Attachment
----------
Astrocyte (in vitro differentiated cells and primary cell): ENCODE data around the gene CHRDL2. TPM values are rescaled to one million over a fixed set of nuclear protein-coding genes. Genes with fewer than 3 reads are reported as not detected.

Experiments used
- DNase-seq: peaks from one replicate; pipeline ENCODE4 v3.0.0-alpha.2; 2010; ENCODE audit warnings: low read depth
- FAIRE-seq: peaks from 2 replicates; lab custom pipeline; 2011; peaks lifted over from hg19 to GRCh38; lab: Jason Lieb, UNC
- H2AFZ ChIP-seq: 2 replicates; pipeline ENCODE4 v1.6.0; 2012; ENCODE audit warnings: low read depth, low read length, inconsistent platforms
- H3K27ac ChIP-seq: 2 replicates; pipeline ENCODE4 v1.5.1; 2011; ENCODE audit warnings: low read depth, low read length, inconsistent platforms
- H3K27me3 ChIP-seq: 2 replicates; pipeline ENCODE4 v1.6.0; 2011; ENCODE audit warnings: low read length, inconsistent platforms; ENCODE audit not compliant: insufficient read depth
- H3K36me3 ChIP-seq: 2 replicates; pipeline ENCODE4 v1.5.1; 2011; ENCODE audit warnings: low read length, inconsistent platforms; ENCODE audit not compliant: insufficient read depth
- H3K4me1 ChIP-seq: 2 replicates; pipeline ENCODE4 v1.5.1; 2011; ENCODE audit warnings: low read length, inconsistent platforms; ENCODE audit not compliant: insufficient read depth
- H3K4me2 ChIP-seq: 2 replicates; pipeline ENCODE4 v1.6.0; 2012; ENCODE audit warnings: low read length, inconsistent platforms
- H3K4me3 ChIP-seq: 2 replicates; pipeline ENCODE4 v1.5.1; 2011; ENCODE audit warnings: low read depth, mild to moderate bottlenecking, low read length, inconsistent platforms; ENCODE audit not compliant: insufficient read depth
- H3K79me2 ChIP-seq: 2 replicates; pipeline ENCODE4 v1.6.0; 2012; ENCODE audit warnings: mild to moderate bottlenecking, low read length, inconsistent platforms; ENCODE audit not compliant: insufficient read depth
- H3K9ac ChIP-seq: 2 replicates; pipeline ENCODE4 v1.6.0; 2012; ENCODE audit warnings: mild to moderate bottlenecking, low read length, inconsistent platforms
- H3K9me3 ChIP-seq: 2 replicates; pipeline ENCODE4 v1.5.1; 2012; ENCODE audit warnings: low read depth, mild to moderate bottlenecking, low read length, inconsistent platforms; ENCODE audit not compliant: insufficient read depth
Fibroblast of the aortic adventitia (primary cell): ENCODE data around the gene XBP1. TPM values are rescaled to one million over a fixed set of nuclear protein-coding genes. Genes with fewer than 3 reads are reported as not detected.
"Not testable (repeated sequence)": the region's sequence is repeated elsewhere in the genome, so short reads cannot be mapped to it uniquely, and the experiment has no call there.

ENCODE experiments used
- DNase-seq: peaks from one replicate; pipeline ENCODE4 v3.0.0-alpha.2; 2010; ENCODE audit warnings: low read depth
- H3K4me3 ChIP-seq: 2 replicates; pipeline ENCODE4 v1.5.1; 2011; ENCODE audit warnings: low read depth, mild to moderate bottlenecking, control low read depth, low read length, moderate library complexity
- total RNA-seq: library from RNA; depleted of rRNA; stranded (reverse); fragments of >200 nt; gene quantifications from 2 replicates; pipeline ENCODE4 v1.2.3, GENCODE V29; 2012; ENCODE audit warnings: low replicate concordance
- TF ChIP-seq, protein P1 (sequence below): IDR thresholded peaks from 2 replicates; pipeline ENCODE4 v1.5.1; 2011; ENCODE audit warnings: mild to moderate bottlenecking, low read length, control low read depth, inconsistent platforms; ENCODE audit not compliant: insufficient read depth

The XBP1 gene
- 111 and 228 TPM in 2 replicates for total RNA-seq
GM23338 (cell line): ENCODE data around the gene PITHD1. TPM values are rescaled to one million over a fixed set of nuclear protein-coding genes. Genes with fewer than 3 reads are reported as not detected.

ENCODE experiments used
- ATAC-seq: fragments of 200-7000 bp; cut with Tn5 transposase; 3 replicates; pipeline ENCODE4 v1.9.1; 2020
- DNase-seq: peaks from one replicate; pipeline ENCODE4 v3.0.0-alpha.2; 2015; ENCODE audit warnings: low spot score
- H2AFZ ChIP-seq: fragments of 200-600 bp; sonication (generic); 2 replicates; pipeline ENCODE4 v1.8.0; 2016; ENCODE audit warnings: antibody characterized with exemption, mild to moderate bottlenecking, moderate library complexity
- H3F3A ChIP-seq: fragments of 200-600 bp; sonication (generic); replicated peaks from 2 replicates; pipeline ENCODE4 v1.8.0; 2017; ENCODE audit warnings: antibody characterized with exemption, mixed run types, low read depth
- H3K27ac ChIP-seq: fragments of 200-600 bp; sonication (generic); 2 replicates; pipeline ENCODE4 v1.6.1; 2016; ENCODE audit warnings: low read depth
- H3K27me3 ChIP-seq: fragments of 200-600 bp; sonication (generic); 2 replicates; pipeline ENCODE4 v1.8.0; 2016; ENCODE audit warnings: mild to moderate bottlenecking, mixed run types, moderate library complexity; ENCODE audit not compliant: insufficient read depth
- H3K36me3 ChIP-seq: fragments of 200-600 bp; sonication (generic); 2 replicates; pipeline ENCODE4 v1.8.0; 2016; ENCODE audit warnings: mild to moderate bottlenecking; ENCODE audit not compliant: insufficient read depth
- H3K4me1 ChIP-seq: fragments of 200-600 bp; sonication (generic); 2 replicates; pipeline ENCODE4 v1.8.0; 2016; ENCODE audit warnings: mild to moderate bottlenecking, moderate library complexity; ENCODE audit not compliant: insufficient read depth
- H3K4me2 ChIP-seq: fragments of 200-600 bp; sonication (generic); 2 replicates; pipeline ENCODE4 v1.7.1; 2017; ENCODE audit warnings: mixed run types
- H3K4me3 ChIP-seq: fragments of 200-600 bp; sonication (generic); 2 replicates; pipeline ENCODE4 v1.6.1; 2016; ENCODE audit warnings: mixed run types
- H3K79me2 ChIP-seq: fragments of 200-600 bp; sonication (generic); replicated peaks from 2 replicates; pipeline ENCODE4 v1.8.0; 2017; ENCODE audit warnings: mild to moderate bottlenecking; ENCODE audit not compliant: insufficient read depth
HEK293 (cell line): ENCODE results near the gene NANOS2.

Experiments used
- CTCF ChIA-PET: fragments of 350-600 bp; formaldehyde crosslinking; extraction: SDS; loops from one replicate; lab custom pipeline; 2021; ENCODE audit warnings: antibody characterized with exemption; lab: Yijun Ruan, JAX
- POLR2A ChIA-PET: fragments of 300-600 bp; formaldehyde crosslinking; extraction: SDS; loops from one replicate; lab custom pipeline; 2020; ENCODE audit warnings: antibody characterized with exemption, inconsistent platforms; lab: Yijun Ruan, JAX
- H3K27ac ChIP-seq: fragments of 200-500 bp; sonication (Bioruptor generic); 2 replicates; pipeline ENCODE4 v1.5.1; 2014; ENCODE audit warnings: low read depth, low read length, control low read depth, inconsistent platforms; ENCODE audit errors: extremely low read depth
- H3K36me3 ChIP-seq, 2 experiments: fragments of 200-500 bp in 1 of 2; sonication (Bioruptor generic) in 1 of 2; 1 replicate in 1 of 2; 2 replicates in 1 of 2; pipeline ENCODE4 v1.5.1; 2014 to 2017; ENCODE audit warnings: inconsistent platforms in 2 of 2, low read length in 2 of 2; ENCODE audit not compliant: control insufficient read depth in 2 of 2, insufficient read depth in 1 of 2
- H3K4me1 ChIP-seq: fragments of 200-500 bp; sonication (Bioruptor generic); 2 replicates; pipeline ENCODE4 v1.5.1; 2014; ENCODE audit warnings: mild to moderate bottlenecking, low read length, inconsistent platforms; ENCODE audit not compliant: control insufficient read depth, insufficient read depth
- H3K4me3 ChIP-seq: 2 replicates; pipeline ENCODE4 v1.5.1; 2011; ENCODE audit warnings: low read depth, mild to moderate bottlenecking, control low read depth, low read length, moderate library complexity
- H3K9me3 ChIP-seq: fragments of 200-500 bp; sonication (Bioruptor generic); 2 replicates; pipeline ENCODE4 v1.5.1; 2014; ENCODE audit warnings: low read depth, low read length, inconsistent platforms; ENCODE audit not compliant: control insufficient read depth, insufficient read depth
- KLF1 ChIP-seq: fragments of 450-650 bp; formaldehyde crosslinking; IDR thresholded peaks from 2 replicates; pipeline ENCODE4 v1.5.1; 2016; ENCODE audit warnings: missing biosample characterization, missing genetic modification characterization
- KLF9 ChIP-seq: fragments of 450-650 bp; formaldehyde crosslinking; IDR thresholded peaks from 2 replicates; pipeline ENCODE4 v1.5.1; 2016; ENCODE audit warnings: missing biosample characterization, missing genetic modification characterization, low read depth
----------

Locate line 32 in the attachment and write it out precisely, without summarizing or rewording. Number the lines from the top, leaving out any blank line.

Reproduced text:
- H3K36me3 ChIP-seq: fragments of 200-600 bp; sonication (generic); 2 replicates; pipeline ENCODE4 v1.8.0; 2016; ENCODE audit warnings: mild to moderate bottlenecking; ENCODE audit not compliant: insufficient read depth